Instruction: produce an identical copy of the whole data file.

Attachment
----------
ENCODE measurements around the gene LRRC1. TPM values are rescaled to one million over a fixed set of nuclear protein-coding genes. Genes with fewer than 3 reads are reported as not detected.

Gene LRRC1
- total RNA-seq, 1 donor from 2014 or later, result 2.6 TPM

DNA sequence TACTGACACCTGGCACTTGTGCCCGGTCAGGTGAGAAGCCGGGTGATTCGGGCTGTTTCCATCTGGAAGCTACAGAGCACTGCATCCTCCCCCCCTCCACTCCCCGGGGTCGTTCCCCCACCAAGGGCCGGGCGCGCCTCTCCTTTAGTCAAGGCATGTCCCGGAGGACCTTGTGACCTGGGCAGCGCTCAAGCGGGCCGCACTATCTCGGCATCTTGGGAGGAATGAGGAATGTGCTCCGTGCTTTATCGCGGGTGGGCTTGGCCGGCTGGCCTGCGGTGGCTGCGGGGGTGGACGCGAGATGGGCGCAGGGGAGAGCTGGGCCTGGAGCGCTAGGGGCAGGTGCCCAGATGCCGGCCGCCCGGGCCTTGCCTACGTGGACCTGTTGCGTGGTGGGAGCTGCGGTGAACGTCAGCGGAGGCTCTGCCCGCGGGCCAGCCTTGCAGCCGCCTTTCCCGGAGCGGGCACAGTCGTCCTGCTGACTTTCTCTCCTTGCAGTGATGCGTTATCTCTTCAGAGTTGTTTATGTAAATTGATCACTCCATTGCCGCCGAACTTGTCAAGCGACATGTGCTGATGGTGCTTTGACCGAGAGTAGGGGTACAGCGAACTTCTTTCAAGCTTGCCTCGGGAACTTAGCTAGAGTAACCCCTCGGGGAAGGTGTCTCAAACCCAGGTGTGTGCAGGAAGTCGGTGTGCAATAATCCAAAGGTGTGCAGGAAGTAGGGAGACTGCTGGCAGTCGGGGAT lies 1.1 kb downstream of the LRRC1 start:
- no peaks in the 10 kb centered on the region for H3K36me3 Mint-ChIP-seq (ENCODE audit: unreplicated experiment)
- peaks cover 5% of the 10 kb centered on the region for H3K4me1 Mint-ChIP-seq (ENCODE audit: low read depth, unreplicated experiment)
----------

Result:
ENCODE measurements around the gene LRRC1. TPM values are rescaled to one million over a fixed set of nuclear protein-coding genes. Genes with fewer than 3 reads are reported as not detected.

Gene LRRC1
- total RNA-seq, 1 donor from 2014 or later, result 2.6 TPM

DNA sequence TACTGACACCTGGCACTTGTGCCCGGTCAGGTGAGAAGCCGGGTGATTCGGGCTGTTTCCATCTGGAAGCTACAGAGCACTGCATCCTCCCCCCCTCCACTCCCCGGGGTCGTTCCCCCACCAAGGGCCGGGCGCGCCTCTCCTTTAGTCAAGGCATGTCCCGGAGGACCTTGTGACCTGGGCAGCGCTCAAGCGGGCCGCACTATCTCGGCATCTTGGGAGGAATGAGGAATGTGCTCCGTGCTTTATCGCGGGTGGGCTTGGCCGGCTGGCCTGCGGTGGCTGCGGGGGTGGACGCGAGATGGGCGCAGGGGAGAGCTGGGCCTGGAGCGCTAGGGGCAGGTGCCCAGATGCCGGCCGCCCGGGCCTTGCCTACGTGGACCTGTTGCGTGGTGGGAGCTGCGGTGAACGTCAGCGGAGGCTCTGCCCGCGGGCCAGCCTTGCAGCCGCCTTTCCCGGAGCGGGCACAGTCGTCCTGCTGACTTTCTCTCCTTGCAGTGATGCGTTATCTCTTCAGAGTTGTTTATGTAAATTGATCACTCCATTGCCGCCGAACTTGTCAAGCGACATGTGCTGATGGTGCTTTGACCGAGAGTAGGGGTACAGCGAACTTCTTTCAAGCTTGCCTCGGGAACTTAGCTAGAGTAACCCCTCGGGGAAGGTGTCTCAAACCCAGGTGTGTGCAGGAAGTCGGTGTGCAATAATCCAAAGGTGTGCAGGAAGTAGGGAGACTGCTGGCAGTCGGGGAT lies 1.1 kb downstream of the LRRC1 start:
- no peaks in the 10 kb centered on the region for H3K36me3 Mint-ChIP-seq (ENCODE audit: unreplicated experiment)
- peaks cover 5% of the 10 kb centered on the region for H3K4me1 Mint-ChIP-seq (ENCODE audit: low read depth, unreplicated experiment)